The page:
Notes from our Hodgepodge hostess: "On the literal home stretch here with the house build, so not a lot of time to blog. I am determined though, to at least post the weekly Hodgepodge. Answer on your own blog, then fly back here tomorrow to share answers with the universe. See you there!"
1. What would you say is your strongest sense?
I've been told common sense, but nobody seems to be quite sure what that is.
2. Do you believe in the idea of a 'sixth sense'? Why or why not?
If you say the sixth sense doesn't exist, you'll hear stories from everyone about why it does; and if you say it does exist, it sounds like you are approving ESP and the occult and divination, all of which are not places Christians should be going (sorry Eleven). I do believe there are spiritual realms, and stuff much bigger than we are happening all around us, so it stands to reason that there is sometimes a kind of communication or knowledge that we can't account for. And there is also a "sixth sense" that is more scientifically explainable, such as just knowing (by long experience) that the cookies are about to burn or that the person ahead of you who has been driving erratically is going to turn without a signal. Some of the Christians I grew up with used the phrase "a word of knowledge" for something that they knew without being told, but maybe something slightly less stupendous than "prophecy." They also used phrases like "obeying the urging of the Holy Spirit" to describe an action that might not seem logical but that was the right thing at the right time, like phoning someone who turned out to need help, or giving money or other material help that turned out to be exactly what was needed. That still makes sense to me. There may be some people who pay more attention than others to the patterns of what's out there, or who have better "hearing."
3. When do you most feel like a slave to time? Explain.
I had to look up an explanation for this, and came up with this page. The suggestion to "get rid of excess clocks" is not going to happen in this clock collector's house (although he doesn't keep them all running at the same time, we'd go crazy). We are probably medium-time-centric here; working from home does give us flexibility, but there are still things like school bus times to keep us in line.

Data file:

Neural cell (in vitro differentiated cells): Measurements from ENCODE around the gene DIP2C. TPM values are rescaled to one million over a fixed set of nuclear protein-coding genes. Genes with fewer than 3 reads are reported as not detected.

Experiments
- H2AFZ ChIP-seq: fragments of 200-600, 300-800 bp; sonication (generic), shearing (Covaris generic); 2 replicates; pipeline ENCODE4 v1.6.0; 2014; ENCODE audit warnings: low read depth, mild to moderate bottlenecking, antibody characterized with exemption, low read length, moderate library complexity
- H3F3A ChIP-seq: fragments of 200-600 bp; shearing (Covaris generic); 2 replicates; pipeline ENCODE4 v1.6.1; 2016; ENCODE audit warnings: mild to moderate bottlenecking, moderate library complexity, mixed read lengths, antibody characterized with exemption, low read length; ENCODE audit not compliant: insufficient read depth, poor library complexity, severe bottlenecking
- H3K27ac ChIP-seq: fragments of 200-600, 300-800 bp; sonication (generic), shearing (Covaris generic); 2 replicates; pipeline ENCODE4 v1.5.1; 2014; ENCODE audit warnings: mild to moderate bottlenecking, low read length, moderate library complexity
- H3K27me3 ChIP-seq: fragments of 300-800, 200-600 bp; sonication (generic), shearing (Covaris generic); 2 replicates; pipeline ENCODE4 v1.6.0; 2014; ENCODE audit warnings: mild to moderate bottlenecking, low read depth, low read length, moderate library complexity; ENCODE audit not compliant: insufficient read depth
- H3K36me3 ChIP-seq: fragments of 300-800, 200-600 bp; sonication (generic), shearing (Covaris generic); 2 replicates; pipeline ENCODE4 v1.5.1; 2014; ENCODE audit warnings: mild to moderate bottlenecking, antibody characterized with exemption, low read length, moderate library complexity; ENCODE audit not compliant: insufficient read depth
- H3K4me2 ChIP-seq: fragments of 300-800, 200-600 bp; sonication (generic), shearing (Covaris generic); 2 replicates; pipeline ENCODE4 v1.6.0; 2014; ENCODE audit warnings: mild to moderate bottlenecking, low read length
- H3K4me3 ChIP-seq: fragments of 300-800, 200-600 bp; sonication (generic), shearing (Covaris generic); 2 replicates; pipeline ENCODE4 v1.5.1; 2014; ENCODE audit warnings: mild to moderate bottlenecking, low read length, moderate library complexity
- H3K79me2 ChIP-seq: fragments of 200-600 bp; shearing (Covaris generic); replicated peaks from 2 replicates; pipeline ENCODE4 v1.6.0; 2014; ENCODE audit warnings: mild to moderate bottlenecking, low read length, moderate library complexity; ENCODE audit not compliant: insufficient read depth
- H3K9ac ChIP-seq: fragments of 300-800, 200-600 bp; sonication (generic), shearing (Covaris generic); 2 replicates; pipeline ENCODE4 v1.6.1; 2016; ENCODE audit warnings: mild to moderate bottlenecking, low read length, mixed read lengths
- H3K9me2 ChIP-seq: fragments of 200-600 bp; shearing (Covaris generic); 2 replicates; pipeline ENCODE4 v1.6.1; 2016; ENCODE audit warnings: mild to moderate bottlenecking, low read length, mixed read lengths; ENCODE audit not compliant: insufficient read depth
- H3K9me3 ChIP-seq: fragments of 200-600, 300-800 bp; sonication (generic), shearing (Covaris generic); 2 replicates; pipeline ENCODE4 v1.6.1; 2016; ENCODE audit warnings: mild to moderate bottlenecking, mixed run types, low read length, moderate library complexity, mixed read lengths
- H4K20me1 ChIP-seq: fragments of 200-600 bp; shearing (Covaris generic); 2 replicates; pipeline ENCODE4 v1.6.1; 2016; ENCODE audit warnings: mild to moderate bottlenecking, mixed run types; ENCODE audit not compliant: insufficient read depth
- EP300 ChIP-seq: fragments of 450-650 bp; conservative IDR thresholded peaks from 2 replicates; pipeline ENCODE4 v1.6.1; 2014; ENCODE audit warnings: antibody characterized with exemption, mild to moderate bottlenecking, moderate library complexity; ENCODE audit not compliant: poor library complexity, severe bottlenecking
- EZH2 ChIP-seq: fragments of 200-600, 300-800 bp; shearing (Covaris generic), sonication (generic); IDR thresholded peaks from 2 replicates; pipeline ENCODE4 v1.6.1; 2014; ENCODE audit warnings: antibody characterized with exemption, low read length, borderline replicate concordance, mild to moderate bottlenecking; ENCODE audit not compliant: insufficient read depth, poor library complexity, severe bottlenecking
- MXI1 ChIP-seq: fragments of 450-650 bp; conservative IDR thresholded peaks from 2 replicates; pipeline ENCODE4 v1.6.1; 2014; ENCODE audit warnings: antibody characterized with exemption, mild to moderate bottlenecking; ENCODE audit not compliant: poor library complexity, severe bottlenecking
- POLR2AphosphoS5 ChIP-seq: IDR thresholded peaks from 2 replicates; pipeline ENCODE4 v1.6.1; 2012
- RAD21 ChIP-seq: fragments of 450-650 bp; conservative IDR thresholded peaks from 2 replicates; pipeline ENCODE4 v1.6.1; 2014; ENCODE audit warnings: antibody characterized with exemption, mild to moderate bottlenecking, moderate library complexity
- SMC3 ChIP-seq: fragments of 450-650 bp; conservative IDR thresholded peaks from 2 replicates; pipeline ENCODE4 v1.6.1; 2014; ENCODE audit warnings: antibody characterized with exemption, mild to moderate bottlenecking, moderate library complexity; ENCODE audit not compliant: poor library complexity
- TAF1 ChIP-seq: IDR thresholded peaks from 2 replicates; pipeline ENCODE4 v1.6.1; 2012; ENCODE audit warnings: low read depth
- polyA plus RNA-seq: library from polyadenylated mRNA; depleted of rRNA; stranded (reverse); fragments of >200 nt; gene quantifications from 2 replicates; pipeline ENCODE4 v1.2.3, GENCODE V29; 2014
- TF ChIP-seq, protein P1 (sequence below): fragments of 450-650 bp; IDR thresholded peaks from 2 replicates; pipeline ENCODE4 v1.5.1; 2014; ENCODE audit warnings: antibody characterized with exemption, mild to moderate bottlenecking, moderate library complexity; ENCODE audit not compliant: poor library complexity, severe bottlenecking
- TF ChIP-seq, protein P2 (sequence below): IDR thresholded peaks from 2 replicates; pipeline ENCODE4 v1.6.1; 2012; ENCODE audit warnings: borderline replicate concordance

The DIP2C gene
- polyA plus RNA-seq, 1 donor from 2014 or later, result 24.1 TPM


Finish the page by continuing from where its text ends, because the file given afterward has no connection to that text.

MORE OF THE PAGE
4. Have you ever worked in a restaurant? How would you rate the experience? If you could own a restaurant what kind would it be?
Not a restaurant, but a nursing home kitchen, briefly and part time during my last year of high school. It was definitely what you'd call a "slave to time" job, as every single thing we did was timed out on a mimeographed sheet. Something like: 4:15, fill twenty tiny paper cups with jam, 4:20, pour juice cups, 4:25, take trays upstairs, and so on. Lots of work, sore feet, an apron that never stayed clean. The one indelible lesson I got out of it was that if you have only five or ten minutes, you can probably squeeze in a small job (like folding a basket of laundry), and then you don't have to do it later.
5. Ever traced your family tree? Share something interesting you learned there.
Both my husband's family-of-ancestry and mine did a lot of migrating around Europe, then around North America. If we were going to map out a family-hunting tour some day, I think it would take a year to hit all the places they lived.
6. What did your childhood bedroom look like?
I had several bedrooms, because we moved a few times. About the only thing that stayed the same was my bed: a vintage spool bed that someone had refinished for my parents as a wedding present (like the one in the photo). About the only other thing I can say is that my room was usually messy. Having such a big bed meant that a lot of things went under the bed.
7. Anyone who knows me knows I love_______________________?
Now what am I supposed to put in there? I love a lot of things. As Jan Karon's Father Tim says to his wife, "Cynthia, what don't you love?" And she usually gives him a list of a few things back.
I love it when garden vegetables actually grow (they didn't this year, much). I love it when my "sixth sense" tells me there's something good in a corner of the thrift store. I love the Saturday NYT crossword (which is actually the Sunday NYT crossword, we just get it a week late), because it doesn't contain words that don't exist like LIRAS (which was in yesterday's daily crossword). I love the moment on Christmas Eve when I put things into stockings (sorry, small children). I love it when Mr. Fixit picks me out a raisin doughnut or a fritter at Tim Horton's (not the usual) because he knows they're my favourites. I love hymns with four-part harmony. I love getting to see people I have been missing.
8. Insert your own random thought here.
We watched the first two episodes of Kiefer Sutherland's show Touch last night. Mr. Fixit liked the quantum aspects of it, but I thought it was just a different way to say something theological: that humans are all linked together somehow by our humanness, and that sometimes our stories overlap if we let them.
Linked from The Wednesday Hodgepodge at From This Side of the Pond.
- About Us
- Anne Writes
- A is for Airplane
- Christmas Past, Christmas Present(s)
- Charlotte Mason Education
- Herbartianism Posts
- Why you should read Romola
- CM Volume Three Posts
- CM Volume Four Posts
- CM Volume Five Posts
- CM Volume Six Posts
- A Treasury of Thrift, a Feast of Frugality
- Crocheting Posts
- Project 333, Fall 2016: Ordinary Clothes for Ordinary Life
- Project 333, Winter 2016-2017: A Little Different